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Tell people that what they do and how they do it is about to change, and you can expect a variety of responses, such as:

“Everything is working fine; why do we need to change?”

“Here we go, another change. No wonder I don’t have time to get my real work done.”

“Sounds interesting, but what does it mean for me?”

“Sign me up! I love learning new stuff.”

So, how, from these varied perspectives, do you get everyone to competently and enthusiastically row in the same direction?

  1. Get Comfortable with Varying Levels of Enthusiasm 
    Before all else, it’s important that you accept and acknowledge that not everyone will be as eager as you about the change and you need to be okay with that—simply insisting when people are resisting will not get you far. For instance, buy everyone free lunch and still find out 20% of people don’t like the choice you made. Its not you, its just life.  
  1. Clearly Communicate the Why and How of the Change
    The prospect of change often creates Fear, Uncertainty, and Doubt (FUD). You can head off much of that FUD with facts and clarity. Be clear about what this change will lead to for the business and for individual employees. Share this message with your employees as soon as is appropriate, because whether you tell them or not, they will hear about it. If they hear it from sources other than leadership, they will wonder why the company hasn’t been forthcoming about the change, and their FUD and distrust will gain momentum.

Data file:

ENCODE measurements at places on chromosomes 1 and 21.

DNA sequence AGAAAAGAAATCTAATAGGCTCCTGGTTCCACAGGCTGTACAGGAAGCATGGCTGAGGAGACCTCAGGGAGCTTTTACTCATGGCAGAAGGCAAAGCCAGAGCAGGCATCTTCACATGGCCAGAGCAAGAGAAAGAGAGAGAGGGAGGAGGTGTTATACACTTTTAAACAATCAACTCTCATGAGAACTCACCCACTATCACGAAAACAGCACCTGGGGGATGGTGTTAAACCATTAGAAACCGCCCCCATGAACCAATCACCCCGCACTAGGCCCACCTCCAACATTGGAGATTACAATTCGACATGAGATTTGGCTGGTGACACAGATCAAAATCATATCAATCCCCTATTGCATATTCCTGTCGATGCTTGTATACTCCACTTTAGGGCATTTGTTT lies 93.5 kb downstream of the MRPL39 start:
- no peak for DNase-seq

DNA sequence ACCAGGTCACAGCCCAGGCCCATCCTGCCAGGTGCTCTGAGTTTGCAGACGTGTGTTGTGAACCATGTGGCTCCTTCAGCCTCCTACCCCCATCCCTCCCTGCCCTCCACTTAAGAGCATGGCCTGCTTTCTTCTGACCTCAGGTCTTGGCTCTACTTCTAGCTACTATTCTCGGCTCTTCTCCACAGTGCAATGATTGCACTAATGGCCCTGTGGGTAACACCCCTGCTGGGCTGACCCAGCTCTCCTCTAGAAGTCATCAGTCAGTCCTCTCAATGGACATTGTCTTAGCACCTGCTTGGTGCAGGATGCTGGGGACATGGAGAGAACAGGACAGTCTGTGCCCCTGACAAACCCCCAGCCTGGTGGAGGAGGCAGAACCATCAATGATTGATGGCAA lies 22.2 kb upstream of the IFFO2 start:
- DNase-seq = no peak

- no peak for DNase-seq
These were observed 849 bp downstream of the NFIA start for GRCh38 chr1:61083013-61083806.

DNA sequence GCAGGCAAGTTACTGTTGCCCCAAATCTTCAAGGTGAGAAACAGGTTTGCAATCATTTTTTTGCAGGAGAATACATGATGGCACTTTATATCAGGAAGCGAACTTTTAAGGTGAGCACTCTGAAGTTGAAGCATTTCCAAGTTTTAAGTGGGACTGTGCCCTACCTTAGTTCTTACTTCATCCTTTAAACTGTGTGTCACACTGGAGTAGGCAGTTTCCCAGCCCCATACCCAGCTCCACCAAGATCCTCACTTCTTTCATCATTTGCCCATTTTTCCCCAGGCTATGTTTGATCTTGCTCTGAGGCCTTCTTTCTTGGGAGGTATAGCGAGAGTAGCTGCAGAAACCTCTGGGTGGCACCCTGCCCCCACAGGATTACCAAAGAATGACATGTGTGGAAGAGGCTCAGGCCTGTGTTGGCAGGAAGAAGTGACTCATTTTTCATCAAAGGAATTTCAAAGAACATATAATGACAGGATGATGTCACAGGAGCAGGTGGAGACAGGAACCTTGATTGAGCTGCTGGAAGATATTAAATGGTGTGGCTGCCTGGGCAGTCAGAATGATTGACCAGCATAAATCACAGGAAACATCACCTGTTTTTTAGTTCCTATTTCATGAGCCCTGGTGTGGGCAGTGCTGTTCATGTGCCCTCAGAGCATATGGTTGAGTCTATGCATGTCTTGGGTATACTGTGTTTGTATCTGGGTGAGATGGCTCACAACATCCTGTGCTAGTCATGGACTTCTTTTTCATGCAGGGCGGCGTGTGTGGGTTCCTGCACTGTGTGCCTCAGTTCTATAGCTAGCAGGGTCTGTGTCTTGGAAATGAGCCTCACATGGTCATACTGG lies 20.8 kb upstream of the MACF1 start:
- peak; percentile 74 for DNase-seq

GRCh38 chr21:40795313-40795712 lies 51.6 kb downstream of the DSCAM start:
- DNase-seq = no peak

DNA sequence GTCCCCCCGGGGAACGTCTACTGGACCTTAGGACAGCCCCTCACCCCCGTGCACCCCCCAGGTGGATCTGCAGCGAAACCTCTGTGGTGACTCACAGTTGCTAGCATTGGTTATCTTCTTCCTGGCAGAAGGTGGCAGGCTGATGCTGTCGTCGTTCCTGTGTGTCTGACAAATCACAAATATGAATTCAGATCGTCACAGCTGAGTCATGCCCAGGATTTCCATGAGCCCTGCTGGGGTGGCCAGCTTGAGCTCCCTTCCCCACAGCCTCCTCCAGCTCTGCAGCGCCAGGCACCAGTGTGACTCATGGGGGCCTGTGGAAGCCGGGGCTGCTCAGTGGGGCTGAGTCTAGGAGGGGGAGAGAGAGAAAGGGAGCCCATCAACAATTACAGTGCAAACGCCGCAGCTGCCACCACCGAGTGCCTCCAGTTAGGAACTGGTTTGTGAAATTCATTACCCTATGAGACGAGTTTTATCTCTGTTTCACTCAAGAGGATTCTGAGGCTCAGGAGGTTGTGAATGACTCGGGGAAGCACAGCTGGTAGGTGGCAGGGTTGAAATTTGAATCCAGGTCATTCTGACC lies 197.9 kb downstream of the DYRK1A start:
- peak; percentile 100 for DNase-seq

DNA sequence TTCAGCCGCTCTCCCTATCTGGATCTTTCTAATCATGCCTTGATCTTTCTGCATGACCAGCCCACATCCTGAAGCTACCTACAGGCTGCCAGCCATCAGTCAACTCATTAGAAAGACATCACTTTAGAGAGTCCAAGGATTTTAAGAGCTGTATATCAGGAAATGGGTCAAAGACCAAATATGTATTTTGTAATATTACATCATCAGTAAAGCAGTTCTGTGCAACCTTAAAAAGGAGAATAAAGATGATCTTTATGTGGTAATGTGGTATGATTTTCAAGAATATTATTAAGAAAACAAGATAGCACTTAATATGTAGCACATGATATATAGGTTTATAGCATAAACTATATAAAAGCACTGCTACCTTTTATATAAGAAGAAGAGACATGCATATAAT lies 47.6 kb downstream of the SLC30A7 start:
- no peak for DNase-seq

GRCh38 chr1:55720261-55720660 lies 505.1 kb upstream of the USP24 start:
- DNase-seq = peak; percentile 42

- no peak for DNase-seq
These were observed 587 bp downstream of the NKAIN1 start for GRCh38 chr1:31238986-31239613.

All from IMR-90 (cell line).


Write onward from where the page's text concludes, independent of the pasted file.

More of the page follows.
1. Be Empathetic 
    While the change is being made to the corporation, how your employees are impacted by the change is personal. Listen to your employees’ concerns and offer them the necessary information and support to address those concerns. Only then can you begin to gain buy-in from those resistant to the change.  
  1. Build a Clear Roadmap  
    The best way to get someone to where you need them to go is to show them the way. Create a clear roadmap that demonstrates every employee’s role in the change and the support and resources they will receive to be successful. For tips to get you started, see my post How to Set Goals Up and Down the Ladder to Achieve Your Vision.  
  1. Provide the Support and Resources Needed for Everyone’s Success  
    You’ve outlined the support and resources employees will receive; now you must make them available and accessible. It’s important to provide ongoing assessments of how those supports and resources are working throughout the change process and make necessary adjustments along the way. A key component of the assessment process is checking in with employees to see how they feel the change is going. What’s working? What’s impeding their success? What are their ideas on how to improve the change process? 
  1. Communicate, Communicate, Communicate 
    Communication is essential to all the steps above. Here are techniques that should be incorporated into all your communication. 
    • Make sure your message is clear and consistent and that everyone in the company understands (not just recites) it, and that they too are able to communicate it consistently.
    • Communicate your message in ways that work for your employees. That may include a combination of channels, such as weekly email updates, monthly town hall meetings, and daily stand-ups.

Implementing all these practices consistently will alleviate your employee’s FUD and build the trust, competence, and confidence needed to thrive in any changes that come their way.  



The FUD Factor

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